Each week we’re listening to the questions that businesses like yours are asking us, and we’re doing all we can to help you to adapt to the changes when trading with the EU.
This week we’re answering questions about:
- Marking your goods as arrived when you export via roll-on roll-off ports, and through other listed locations
- The timeframe for making your supplementary declarations
- Getting help to make your import and export declarations
Question 1: I export through Killingholme Port to my customers in the EU. I’ve been told that when I submit my export declaration I need to mark it as ‘arrived’. Can you tell me how I do this?
Answer: Yes, that’s right. When exporting goods from a roll-on roll-off port or any other listed location, you, or the person submitting your customs declaration, must submit your declaration as ‘arrived’.
The declaration must be submitted as ‘arrived’ in order to finalise the declaration process before your goods reach border locations, where customs controls are being staged in. If the declaration isn’t ‘arrived’, the Customs Handling of Import and Export Freight (CHIEF) system, or the Customs Declarations System (CDS), will not recognise that the goods have left the country.
How to do this if you’re making full export declarations:
Before your goods start their journey, you will need to submit your export declaration as ‘arrived’.
If you’re using the CHIEF system, you can do this by entering:
- ‘A’ in box 1
If you’re using the CDS system you can do this by entering:
- ‘A’ in Data element 1/2.
‘Arrived’ declarations will get assumed departure (CHIEF code ICS 61) at roll-on roll-off and listed locations.
How to do this if you’re using simplified declarations for exports:
Before your goods start their journey, you must submit the pre-shipment advice as ‘arrived’.
If using the CHIEF system, you can do this by entering:
- ‘C’ in box 1
Or if using the CDS system you can do this by entering:
- ‘C’ in Data element 1/2.
You must submit your supplementary declaration within 14 days of your goods’ departure.
If you decide to export excise duty suspended goods (such as alcohol or tobacco) from roll-on roll-off ports or other listed locations, you need to confirm to HMRC that the goods have left the UK by:
- completing form C1602 if an approved loader is not available at your exit location.
Question 2: I delayed submitting customs declarations on some goods that I imported from the EU into Great Britain on 1 January 2021. What’s the latest date that I can make my supplementary declarations for those goods?
Answer: If you are delaying declarations you need to keep an accurate record of what you are importing every time your goods arrive. The kind of information you will need to record includes the date and time of the import, a written description of the goods and the commodity code. More information on what you need to record is available on GOV.UK.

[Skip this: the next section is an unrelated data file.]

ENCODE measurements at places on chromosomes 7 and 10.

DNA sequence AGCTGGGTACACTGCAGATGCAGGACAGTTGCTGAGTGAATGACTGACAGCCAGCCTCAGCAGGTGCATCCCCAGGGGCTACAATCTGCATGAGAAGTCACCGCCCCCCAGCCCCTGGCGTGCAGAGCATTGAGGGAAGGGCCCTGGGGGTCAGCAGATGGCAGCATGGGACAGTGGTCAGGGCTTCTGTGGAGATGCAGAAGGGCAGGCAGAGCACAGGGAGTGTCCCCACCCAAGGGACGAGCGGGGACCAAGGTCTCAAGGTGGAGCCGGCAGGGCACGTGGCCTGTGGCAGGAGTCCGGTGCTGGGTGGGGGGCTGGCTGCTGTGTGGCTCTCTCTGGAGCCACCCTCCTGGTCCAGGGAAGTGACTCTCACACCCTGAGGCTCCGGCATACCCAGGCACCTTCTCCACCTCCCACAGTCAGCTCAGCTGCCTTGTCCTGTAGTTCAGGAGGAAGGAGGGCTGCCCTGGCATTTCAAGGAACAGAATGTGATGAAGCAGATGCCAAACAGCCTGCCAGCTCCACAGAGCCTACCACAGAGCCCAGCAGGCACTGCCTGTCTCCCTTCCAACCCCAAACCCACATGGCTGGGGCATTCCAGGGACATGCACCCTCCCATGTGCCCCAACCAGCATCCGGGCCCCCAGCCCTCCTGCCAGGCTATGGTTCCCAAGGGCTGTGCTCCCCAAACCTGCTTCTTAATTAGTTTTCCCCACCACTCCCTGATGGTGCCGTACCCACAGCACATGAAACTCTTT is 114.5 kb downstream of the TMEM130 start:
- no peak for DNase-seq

Following this, you will need to submit your delayed supplementary declarations within 175 days of the goods arriving in Great Britain. So, if you imported your goods on 1 January 2021, that means that you will need to make your supplementary declarations by 25 June 2021.
Question 3: I’m a small trader in Great Britain and I’ve only ever traded with businesses in the EU. I’m new to the rules around importing and exporting and I’ve been looking into doing my own customs declarations, but the process seems complicated. Who can help me complete them?
Answer: As you’re new to importing and exporting with the EU, you may be able to get up to £2,000 through the new SME Brexit Support Fund, to pay for practical support, including training or professional advice to adjust to new customs, rules of origin and VAT rules when trading with the EU.
You can also use a customs intermediary who will make your customs declarations for you. This could be:
- Royal Mail and fast parcel operators – who are particularly useful if you’re a small business that is used to sending goods through the post or with parcel operators
- customs brokers and agents who might be better for businesses that trade more regularly
- freight forwarders, who can provide more specialist advice.
If you decide to use an intermediary, make sure you approach them as soon as possible, as there is high demand for these services. You can find a list of businesses that can help on GOV.UK.
There are still specific actions you will need to take if you get an intermediary to help you with your customs declarations. You will:
- be responsible for paying any taxes or duties owed
- be responsible for providing details about your transactions to your chosen intermediary
- need to apply for an Economic Operator Registration and Identification (EORI) number (if you don’t already have one). An intermediary can’t apply for an EORI on your behalf and they will need this to complete your customs declarations. You can apply for an EORI number on GOV.UK. It takes 5 to 10 minutes to apply, and you will normally receive it in under a week.
For more information, you can:
- attend our live webinar on ‘Trader responsibilities when using an intermediary’
- watch these short films about how a customs agent or intermediary can help you and getting someone to deal with customs for you – how freight forwarders can help.
We’ll continue to provide guidance and support to help you and your business. If you know a business that may also find these weekly emails helpful, please forward it on, or ask them to register to get these updates directly to their inbox.
Katherine Green and Sophie Dean
Directors General, Borders and Trade, HMRC